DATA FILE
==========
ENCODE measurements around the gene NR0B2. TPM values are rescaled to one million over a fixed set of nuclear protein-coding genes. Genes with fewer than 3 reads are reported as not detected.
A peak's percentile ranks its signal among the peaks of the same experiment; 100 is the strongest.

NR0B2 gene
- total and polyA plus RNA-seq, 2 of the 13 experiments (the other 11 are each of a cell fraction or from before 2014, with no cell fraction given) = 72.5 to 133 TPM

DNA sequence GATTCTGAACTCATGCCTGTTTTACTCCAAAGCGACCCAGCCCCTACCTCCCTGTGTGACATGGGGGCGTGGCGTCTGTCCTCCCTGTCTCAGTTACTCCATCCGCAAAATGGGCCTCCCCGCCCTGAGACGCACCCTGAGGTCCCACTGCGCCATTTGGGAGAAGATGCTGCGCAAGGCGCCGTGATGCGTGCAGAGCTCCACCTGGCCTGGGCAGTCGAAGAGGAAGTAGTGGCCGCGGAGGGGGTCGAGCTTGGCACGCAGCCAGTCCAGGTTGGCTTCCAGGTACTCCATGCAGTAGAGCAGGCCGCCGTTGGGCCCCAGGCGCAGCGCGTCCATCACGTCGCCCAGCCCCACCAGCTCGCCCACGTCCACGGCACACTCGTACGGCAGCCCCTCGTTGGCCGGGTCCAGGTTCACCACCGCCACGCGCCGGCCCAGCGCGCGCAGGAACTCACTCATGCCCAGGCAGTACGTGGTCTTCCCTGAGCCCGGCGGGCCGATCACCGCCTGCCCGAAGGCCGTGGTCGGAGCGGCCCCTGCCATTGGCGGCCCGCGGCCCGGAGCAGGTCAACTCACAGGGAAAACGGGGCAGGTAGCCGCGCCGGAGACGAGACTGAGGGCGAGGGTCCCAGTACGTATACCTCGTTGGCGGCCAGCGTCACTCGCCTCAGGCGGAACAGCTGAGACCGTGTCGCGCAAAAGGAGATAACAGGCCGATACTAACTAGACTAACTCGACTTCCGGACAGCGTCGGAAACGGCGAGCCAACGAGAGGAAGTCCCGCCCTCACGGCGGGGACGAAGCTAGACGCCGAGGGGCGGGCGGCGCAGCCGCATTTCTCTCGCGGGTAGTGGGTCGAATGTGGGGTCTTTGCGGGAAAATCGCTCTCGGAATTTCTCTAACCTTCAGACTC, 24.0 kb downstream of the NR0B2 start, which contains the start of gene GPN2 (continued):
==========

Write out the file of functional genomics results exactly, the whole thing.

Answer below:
ENCODE measurements around the gene NR0B2. TPM values are rescaled to one million over a fixed set of nuclear protein-coding genes. Genes with fewer than 3 reads are reported as not detected.
A peak's percentile ranks its signal among the peaks of the same experiment; 100 is the strongest.

NR0B2 gene
- total and polyA plus RNA-seq, 2 of the 13 experiments (the other 11 are each of a cell fraction or from before 2014, with no cell fraction given) = 72.5 to 133 TPM

DNA sequence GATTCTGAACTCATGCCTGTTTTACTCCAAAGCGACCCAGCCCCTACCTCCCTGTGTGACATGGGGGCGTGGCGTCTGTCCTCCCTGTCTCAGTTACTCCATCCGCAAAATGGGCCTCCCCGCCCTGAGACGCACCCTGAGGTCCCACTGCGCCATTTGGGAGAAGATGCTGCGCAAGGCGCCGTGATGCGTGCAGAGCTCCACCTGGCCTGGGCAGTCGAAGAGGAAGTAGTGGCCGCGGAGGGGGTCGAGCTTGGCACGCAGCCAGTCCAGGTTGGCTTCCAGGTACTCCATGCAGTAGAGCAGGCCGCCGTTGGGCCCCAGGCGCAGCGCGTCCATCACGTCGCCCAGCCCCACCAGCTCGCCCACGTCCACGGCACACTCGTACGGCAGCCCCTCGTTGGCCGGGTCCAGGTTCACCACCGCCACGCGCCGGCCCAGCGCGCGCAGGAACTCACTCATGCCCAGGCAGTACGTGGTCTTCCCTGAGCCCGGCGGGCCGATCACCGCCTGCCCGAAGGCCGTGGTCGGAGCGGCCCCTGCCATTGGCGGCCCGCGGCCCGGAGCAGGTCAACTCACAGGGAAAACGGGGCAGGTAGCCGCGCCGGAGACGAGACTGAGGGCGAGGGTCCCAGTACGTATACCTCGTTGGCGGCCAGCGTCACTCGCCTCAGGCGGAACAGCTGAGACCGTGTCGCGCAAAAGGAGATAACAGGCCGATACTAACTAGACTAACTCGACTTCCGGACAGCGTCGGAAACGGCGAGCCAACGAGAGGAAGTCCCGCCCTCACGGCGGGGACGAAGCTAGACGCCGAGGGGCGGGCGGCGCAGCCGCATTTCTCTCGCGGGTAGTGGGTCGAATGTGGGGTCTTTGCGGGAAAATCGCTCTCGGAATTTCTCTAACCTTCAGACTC, 24.0 kb downstream of the NR0B2 start, which contains the start of gene GPN2 (continued):